You've written "the body of both Harry Potter and Lord Voldemort." Since they don't share a body, I'm assuming it should be "bodies".

There is something cold about the way she ensures Harry is dead, which seems right for Bellatrix.

And *grins* I was thinking she wouldn't compromise and then she orders the decimation of the "blood traitors" at Hogwarts.

Love your characterisation of Lucius. He comes across as something of a contrast to Bellatrix here - far less fanatical. I think his reaction is very much in character and we seem to be seeing the beginning of a power play between him and Bellatrix. My immediate question when I saw that Bellatrix was about to take charge was what part Lucius would play - whether this would be after his defection or if she would have to gain control despite him. I doubt he'll take too kindly to playing second fiddle to her.

OK, her method of ensuring he doesn't challenge her wasn't one I expected, although I guess I should have.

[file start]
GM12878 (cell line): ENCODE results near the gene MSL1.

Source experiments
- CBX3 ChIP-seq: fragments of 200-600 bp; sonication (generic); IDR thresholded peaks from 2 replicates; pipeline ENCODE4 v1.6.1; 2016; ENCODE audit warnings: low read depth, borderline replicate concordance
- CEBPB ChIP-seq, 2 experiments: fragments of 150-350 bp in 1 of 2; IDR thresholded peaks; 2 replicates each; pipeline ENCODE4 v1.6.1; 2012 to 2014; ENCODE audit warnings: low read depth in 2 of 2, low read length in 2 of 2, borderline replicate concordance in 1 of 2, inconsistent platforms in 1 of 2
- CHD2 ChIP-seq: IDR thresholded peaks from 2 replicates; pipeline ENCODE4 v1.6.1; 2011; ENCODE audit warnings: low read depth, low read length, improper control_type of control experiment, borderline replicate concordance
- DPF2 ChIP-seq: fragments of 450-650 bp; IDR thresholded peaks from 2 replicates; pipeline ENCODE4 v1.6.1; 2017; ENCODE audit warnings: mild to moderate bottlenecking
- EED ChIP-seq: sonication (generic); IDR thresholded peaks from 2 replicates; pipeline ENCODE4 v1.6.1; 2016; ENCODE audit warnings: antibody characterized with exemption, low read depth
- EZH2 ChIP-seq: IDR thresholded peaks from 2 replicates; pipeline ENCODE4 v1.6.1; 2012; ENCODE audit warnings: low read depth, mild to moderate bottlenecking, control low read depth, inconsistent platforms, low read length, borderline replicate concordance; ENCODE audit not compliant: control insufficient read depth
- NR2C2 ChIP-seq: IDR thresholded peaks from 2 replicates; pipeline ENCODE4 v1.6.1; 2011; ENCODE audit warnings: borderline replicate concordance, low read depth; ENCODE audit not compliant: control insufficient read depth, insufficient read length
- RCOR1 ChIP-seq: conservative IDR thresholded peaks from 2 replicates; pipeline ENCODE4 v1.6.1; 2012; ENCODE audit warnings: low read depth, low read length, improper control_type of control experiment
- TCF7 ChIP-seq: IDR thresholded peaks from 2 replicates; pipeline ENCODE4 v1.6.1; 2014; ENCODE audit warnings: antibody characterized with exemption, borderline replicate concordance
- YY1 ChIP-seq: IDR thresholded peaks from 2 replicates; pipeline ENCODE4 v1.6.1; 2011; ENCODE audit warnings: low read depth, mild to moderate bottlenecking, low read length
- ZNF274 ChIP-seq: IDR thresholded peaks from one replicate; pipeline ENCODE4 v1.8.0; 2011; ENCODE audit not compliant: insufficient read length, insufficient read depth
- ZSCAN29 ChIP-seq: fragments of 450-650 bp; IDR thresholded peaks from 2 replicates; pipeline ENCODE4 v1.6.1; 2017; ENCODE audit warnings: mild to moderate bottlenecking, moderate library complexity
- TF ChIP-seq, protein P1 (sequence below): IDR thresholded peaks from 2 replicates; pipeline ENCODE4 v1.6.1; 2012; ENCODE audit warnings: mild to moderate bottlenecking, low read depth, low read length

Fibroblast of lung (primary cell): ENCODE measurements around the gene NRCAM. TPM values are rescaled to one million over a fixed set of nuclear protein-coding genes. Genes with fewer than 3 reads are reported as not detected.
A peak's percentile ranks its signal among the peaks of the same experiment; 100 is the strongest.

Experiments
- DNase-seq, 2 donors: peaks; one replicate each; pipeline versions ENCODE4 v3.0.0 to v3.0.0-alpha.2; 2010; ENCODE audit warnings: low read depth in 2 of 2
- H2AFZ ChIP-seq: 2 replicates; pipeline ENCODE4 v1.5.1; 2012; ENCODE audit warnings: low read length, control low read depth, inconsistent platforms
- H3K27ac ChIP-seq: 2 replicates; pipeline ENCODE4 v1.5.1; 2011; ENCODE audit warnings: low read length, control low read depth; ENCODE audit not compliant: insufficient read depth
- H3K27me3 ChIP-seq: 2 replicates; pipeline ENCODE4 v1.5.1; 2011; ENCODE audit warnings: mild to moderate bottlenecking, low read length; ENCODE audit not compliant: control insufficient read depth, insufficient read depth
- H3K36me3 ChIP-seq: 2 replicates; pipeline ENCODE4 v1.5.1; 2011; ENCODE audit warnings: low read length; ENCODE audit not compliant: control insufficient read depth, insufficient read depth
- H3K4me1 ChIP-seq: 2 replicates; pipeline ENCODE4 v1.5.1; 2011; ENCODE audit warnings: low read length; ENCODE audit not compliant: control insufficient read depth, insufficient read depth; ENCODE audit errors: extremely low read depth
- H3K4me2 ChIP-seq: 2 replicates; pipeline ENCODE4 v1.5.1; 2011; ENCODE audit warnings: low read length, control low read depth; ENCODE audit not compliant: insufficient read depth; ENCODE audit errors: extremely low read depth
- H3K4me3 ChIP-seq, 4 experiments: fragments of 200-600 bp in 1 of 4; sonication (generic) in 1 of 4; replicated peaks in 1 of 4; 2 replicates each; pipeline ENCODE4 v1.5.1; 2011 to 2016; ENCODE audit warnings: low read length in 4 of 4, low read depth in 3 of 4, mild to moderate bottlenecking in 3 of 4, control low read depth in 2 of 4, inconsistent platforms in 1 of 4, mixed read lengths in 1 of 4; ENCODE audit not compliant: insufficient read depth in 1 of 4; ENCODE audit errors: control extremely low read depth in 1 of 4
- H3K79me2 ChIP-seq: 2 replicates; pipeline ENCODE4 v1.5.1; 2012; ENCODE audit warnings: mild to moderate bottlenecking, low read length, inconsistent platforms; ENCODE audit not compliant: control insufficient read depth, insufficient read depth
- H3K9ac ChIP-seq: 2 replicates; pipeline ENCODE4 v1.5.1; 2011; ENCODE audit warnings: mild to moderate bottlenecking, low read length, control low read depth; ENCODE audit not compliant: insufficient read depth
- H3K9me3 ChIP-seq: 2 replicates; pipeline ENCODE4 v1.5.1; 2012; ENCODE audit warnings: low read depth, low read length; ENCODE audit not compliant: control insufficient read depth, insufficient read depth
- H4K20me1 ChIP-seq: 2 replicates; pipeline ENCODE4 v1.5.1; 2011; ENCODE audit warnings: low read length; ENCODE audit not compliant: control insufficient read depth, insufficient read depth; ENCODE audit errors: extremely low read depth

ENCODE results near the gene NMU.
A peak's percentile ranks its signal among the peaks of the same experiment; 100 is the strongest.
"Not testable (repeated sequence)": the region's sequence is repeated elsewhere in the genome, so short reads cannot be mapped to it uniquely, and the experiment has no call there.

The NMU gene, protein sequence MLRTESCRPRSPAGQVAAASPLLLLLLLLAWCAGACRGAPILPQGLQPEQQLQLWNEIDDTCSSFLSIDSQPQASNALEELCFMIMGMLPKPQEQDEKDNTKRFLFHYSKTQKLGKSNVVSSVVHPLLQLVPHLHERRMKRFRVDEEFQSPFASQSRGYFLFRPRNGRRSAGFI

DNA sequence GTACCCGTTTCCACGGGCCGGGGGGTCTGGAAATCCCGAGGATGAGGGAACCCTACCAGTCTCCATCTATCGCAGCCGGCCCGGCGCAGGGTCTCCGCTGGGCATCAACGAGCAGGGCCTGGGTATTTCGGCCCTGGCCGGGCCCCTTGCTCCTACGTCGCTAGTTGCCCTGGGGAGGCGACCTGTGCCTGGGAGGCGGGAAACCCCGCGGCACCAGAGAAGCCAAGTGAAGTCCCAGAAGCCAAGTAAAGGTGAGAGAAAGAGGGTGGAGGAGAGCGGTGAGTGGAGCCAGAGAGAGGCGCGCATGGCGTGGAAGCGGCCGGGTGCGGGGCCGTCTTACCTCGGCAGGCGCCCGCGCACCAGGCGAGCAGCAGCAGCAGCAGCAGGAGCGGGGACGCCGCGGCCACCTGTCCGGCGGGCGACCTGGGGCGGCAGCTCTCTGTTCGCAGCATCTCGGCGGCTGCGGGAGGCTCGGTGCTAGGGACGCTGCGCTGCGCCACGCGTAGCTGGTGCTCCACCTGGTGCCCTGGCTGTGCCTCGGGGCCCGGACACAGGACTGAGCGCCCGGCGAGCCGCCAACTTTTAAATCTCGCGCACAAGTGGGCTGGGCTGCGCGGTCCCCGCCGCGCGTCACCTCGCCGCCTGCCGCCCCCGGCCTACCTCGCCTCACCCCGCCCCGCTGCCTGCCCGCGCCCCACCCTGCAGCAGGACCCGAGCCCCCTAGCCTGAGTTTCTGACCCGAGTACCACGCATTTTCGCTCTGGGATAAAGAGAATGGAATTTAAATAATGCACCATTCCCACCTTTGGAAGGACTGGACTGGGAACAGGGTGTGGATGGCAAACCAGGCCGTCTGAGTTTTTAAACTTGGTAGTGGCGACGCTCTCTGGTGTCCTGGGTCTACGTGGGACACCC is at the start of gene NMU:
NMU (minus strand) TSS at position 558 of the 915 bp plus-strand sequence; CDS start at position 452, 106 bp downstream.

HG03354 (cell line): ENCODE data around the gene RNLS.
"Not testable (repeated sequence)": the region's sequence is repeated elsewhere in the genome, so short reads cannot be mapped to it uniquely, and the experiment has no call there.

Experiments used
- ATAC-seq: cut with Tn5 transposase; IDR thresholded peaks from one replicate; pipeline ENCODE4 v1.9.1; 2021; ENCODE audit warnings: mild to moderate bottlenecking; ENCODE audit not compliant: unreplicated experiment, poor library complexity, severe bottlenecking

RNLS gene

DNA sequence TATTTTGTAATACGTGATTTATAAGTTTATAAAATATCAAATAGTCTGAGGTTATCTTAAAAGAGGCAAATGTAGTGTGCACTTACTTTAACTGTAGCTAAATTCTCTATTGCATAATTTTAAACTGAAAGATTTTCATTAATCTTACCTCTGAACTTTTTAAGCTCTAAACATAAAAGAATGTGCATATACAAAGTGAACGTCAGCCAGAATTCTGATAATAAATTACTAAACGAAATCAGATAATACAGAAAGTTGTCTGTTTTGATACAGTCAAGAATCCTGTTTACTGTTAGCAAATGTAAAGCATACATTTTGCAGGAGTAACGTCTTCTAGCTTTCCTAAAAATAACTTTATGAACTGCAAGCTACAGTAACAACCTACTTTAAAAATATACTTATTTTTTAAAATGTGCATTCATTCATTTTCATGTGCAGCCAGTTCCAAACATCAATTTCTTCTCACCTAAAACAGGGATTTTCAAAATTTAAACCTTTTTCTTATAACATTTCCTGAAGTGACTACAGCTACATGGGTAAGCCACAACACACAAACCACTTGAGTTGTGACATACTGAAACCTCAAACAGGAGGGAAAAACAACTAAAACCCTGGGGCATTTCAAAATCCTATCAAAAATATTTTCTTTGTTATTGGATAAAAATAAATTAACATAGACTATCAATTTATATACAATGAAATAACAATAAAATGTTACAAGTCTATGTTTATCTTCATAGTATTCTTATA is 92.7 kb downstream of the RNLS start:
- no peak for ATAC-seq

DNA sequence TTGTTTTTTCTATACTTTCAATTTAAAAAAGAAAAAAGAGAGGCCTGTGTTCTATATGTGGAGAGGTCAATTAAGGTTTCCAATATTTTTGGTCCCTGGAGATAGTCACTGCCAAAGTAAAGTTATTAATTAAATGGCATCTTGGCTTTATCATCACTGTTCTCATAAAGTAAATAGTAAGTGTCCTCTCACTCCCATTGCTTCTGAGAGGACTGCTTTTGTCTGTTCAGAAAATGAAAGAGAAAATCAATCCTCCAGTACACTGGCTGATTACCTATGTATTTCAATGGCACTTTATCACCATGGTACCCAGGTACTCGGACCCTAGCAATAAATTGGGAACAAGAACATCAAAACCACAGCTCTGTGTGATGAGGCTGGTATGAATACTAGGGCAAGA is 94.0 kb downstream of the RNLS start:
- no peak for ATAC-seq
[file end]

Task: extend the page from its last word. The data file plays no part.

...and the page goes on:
That last comment to Narcissa is really an indication of her brutality - that she would be willing to kill her nephew in order to punish her sister. She clearly has no loyalty to anybody except Voldemort, which was already indicated in canon.

This is a really interesting story so far and I am really looking forward to seeing what happens and finding out if she can be defeated.

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Review #8, by MargaretLaneDetermination: The First Day

29th March 2016:
Actually, it's just occurred to me this story isn't a bad one to be reading just after the Easter commemorations, as women did play a part in 1916 - Countess Markievicz was one of the leaders - and the Proclamation of the Irish Republic addressed men and women equally and is apparently unusual for its time in doing so. Countess Markievicz would become Minister for Labour in the illegal Dáil a few years later, but it would be many decades before another woman repeated that.

It also seems pretty characteristic of Augusta to achieve something like that and could help to explain why she was so demanding of Neville.

*laughs at her response about not asking her husband*

UGH, that idea that a woman getting a position is likely to have gotten it because of her gender whereas if a profession is 90% male, well, that's not indicative the men got the positions because of their gender at all is so annoying.